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Imagine an internet without social media, conversations, or the rich stores of free knowledge created by Wikipedia editors. An internet without content created and shared by anyone. That’s the internet we’d have without Section 230 of the U.S. Communications Decency Act, which provides important legal protections for websites that host user-generated content.

The U.S. Senate Commerce Committee recently approved the Stop Enabling Sex Traffickers Act (S. 1693, or SESTA), a bill intended to address online sex trafficking which would threaten core protections granted by Section 230. The House of Representatives has considered similar changes in recent months. As lawmakers reexamine parts of Section 230, it’s important to remember the law’s goal and essential elements.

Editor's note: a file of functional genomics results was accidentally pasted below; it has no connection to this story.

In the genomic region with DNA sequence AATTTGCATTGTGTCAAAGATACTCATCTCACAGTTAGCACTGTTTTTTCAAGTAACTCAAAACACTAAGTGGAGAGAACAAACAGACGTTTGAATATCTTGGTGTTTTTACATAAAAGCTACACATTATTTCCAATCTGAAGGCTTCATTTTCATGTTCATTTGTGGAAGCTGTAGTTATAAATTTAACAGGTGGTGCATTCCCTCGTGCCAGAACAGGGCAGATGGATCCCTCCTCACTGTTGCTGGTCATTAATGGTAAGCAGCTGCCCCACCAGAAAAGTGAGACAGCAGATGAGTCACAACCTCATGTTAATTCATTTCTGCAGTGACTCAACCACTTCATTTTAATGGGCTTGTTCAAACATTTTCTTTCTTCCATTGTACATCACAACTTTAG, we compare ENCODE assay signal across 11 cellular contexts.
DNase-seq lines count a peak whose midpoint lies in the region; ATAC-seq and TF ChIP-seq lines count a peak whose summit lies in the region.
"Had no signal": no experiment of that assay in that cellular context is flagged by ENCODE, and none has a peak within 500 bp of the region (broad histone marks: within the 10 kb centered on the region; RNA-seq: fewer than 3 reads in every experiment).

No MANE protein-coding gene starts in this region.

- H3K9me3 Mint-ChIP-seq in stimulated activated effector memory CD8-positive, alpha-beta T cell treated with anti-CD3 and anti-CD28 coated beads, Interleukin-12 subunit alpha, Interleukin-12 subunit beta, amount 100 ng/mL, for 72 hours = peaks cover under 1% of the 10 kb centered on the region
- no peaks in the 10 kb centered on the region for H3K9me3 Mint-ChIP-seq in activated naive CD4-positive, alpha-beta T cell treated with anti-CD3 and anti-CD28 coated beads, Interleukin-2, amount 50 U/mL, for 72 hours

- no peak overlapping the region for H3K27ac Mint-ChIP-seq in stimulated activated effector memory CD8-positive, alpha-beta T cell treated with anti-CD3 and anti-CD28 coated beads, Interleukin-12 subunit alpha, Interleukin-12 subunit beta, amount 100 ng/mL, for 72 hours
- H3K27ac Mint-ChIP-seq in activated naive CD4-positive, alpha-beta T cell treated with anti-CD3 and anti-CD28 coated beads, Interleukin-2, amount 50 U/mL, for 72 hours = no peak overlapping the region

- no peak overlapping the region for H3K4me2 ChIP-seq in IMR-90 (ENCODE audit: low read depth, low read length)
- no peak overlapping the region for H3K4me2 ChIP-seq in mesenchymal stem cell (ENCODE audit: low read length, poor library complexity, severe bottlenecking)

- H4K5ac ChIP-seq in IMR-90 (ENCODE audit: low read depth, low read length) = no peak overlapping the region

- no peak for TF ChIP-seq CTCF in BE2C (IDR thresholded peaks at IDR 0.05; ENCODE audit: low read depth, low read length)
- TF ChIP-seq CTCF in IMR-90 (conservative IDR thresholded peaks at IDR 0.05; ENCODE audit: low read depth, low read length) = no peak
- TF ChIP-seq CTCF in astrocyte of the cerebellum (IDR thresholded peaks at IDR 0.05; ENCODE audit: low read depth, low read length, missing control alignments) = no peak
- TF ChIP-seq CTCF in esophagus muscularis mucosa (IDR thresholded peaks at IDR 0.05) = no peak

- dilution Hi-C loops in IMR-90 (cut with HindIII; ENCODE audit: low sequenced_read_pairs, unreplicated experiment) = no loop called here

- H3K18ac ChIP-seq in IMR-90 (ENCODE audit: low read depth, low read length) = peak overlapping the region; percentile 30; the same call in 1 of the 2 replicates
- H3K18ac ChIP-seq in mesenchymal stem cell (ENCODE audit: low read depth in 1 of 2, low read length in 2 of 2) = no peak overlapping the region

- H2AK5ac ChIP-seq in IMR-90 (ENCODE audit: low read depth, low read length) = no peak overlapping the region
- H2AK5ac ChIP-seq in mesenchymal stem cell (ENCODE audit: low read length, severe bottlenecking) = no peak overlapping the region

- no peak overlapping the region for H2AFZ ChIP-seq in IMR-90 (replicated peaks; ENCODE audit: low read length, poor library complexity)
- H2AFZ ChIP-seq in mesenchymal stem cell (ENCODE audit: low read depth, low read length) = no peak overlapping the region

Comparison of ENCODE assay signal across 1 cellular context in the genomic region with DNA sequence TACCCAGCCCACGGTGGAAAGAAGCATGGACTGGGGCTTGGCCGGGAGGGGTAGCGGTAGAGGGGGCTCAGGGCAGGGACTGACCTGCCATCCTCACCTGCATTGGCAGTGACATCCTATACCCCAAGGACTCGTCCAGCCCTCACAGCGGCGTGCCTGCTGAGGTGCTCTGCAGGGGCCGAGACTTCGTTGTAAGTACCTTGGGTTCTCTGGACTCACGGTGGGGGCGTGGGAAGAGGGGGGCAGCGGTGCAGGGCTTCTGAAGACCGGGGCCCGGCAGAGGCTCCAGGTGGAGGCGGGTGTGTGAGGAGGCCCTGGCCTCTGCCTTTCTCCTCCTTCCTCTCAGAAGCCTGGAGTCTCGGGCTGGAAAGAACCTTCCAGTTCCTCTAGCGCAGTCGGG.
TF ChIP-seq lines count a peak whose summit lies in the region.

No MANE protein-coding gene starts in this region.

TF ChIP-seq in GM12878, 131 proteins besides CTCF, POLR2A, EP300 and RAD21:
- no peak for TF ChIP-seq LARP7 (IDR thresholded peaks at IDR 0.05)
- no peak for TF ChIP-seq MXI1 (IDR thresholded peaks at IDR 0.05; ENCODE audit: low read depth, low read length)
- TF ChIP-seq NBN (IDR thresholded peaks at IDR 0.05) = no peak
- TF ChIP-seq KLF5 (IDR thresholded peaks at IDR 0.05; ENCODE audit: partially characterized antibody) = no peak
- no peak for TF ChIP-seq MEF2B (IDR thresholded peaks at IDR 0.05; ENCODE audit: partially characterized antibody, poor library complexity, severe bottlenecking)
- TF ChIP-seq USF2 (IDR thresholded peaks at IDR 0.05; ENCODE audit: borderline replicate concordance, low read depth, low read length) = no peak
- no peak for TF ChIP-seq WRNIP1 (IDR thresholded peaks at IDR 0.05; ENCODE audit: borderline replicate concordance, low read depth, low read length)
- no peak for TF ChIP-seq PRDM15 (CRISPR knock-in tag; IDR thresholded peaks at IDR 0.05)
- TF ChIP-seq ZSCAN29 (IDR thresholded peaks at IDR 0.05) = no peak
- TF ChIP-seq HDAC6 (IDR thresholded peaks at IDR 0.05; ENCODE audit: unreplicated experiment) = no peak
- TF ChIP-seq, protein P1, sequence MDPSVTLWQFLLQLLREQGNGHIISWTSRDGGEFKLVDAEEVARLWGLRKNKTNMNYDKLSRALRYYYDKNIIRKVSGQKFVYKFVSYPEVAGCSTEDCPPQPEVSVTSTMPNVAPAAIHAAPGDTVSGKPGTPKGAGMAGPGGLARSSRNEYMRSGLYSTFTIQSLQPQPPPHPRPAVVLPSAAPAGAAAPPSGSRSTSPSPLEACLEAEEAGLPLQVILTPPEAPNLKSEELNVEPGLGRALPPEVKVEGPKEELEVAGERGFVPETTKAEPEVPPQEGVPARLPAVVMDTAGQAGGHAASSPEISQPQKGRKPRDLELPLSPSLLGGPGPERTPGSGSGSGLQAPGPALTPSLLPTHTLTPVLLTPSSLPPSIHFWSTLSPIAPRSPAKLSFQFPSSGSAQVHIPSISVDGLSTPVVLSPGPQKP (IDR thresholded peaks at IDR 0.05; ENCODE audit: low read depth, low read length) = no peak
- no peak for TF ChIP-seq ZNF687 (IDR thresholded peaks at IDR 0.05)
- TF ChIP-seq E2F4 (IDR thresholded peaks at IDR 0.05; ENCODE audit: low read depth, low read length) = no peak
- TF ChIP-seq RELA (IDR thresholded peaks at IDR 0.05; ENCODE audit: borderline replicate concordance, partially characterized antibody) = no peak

The Wikipedia we know today simply would not exist without Section 230. User-driven projects could not thrive if websites were subject to greater liability for user content, and certainly could not be supported by a small nonprofit organization like the Wikimedia Foundation. For that reason, we have some serious concerns about the potential impact of SESTA and other amendments to Section 230. That’s why our Executive Director emphasized Section 230’s importance for Wikipedia’s hundreds of thousands of volunteer contributors in a recent campaign by the Electronic Frontier Foundation, and why we submitted a letter to the Senate Commerce Committee expressing the importance of Section 230 for the Wikimedia projects. The current bill does not reflect the careful balance that preserves small, nonprofit community projects like Wikipedia.

Here is how this balance works.

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